PSG: Football’s Greatest Project Anzhi Makhachkala Russia's Most Profitable Executive Transactions Electronics Ban To Create Chaotic Starts Doha GOALS Considers Global Options Names In The News Levante Board Says No To Sarver Sport1, ARD Split Europa League Matchup London To Host Freeze Big Air Cowboys Propert Deals Under Microscope
SBD Global/December 31, 2012/FinancePrint All
There was cause for celebration in the halls of Ligue 1 club Paris St. Germain when France’s Constitutional Council struck down President François Hollande’s proposed 75% marginal tax rate on those making more than €1M ($1.3M) a year, according to Gabriele Marcotti of the LONDON TIMES. Many of the top wage earners are footballers and "many of those happen to play" for PSG. Currently, the top tax rate in France is 45%. Some "simple math shows how much havoc a jump to 75% would wreak on PSG." Take Zlatan Ibrahimovic, who earns €14M a year after tax. Right now, this means he makes €25.5M before taxes, or, just more than $640K a week. With the 75% tax rate in effect, PSG would need to pay him somewhere around €52.5M a season for his take-home pay to be unaffected. No, that’s not a typo ... that’s around $1.3M a week. PSG would need to increase their wage bill by close to 50%. In an age of Financial Fair Play, "that would have simply been untenable." The 75% tax rate "has been struck down only on a technicality of the kind that is easy to fix." The French government has pledged to rewrite the legislation and reintroduce it next year, so the issue has not fully gone away, "but 12 months is a long time in politics and football, which means that, for now, PSG and their backers can breathe a sigh of relief" (LONDON TIMES, 12/31).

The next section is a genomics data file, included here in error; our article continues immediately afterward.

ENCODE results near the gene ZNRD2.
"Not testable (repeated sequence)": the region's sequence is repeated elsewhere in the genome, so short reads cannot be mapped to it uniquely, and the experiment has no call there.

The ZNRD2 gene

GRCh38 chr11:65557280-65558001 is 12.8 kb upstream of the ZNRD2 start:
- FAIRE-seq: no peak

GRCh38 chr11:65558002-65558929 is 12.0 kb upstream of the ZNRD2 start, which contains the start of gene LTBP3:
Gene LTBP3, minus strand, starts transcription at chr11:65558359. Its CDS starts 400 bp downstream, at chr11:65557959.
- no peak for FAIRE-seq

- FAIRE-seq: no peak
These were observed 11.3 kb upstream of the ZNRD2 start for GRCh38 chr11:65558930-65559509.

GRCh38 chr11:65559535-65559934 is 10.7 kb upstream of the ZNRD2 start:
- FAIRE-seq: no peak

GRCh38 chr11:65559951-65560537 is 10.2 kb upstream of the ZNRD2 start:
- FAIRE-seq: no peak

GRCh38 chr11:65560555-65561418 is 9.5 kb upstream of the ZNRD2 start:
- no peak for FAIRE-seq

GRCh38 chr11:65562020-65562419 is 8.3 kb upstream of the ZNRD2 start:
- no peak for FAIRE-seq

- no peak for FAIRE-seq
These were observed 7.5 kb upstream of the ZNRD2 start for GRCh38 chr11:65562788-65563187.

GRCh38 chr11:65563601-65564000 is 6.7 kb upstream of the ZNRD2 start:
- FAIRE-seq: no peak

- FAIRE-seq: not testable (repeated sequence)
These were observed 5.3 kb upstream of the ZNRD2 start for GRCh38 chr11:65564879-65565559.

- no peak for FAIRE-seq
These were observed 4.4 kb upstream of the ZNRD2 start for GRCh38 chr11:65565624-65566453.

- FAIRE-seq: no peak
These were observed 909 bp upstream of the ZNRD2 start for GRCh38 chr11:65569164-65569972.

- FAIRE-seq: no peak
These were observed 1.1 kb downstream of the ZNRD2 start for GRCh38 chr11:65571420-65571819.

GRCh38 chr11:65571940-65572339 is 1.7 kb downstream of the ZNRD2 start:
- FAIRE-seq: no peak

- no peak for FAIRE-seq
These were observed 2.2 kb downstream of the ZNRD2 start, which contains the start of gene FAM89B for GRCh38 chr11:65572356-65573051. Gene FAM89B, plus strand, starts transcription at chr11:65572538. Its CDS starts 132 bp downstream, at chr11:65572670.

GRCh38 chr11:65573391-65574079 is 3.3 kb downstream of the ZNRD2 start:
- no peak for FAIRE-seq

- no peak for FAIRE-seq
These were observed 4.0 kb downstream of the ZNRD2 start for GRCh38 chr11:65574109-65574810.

League Championship side Leeds United has "underlined the importance of GFH Capital’s recent takeover" by publishing new figures that reveal a major financial downturn, according to Phil Hay of the YORKSHIRE EVENING POST. The club’s results for the 12 months leading up to June 30 show "marked decreases in turnover and gate receipts and an operating loss of more than £3.3M." Leeds United posted an overall profit of £317,000, helped by the sale of ex-player of the year Max Gradel and former captain Jonathan Howson. However, the figure "decreased dramatically" from £3.5M during the previous 12 months. Gate receipts were down 10% and turnover fell by almost 5% to just more than £31M. United’s parent company, Leeds City Holdings Ltd., saw "more severe decreases" with its operating loss standing at £4.2M and its overall loss recorded as £536,000 (YEP, 12/28).